New protest held over Sacramento police shooting

Image 1 of 3

SACRAMENTO, Calif. (AP) -- The Latest on the fatal shooting of an unarmed black man by Sacramento police (all times local):

   10 p.m.
   About 200 protesters have gathered in Sacramento to condemn the police shooting of an unarmed black man.
   Demonstrators gathered Friday night at City Hall, chanting the names of black men who have died in police shootings around the country.
   It's the fourth day in a series of angry but peaceful protests following the March 18 shooting of 22-year-old Stephon Clark by Sacramento police.
   Earlier in the day, a pathologist hired by attorneys for Clark's family said an autopsy found he was shot eight times -- including seven times in the back.
   Police have said Clark was facing officers, who thought he had a gun. 
   11:37 a.m.
   A pathologist hired by attorneys for the family of an unarmed man killed by Sacramento police says an independent autopsy shows Stephon Clark was shot seven times from behind and took up to 10 minutes to die. 
   Dr. Bennet Omalu told reporters Friday that Clark was shot in the right back side of the neck and had a cluster of wounds in the upper right side of his back.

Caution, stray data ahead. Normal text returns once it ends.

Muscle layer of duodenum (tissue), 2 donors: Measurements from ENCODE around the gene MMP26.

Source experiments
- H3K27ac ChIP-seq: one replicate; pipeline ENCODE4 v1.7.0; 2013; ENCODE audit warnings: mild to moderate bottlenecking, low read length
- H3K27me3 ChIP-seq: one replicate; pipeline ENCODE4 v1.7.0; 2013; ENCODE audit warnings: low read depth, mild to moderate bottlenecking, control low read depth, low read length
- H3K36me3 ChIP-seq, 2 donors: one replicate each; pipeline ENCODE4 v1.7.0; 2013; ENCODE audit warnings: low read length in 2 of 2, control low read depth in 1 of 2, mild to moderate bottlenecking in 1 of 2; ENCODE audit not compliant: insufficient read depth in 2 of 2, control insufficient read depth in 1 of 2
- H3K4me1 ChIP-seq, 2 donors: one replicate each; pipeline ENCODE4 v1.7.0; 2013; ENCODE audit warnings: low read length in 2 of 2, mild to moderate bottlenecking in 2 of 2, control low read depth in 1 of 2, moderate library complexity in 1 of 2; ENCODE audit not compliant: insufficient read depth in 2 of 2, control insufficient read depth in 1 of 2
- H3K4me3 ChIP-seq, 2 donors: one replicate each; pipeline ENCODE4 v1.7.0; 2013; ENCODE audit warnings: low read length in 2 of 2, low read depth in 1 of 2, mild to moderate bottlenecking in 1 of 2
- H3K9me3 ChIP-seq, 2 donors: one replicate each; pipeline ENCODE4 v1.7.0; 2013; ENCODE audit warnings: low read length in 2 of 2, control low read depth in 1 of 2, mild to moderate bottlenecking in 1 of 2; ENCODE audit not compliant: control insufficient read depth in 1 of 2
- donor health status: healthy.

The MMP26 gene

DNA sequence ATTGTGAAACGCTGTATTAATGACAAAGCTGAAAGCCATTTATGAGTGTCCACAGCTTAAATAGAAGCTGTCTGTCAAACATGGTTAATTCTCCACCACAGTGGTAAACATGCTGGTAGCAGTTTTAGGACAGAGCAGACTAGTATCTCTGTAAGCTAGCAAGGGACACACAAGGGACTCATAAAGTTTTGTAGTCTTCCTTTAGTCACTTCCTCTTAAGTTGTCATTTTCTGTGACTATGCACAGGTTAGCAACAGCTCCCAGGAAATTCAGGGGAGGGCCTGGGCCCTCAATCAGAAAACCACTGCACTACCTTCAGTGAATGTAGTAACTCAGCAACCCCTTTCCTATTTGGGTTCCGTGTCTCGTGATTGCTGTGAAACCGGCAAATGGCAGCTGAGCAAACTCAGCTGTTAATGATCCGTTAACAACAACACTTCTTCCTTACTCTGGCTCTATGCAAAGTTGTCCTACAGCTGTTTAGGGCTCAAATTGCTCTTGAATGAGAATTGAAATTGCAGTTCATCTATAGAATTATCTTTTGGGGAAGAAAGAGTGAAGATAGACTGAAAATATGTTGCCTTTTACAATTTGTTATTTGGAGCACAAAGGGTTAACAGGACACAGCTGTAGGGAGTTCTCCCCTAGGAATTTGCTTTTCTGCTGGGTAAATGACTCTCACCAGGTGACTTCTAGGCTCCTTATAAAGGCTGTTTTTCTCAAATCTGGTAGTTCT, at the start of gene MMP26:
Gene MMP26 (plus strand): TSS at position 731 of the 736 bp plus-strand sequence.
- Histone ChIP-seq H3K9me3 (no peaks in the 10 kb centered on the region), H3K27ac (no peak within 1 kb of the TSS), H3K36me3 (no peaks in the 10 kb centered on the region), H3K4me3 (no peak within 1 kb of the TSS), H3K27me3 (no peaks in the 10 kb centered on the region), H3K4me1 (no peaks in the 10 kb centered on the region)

The pathologist says any one of those wounds would have been fatal, and death would have taken three to 10 minutes. 
   Police have said Clark was facing and advancing toward officers who thought he had a gun when they fired, and then could not approach Clark for five minutes.
   The pathologist says Clark also suffered an eighth gunshot wound to the thigh that occurred as he was falling or already on the ground.
   11:30 a.m.
   The brother of an unarmed black man killed by police is helping diffuse tension in California's capital city by asking protesters not to keep disrupting a downtown NBA arena.
   Protesters heeded the calls by Stevante Clark on Thursday not to block fans from entering the Sacramento Kings arena as they had for two previous games. They instead protested for several hours on downtown streets nearby, blocking cars during rush hour.
   Stevante Clark's calls came just hours after an emotional display at the funeral for his 22-year-old brother, Stephon Clark. He was killed March 18 by police responding to a call of someone breaking car windows. The police say officers thought Stephon Clark had a gun, but he only had a cellphone.
   The family's attorney, Ben Crump, will on Friday release results of an independent autopsy.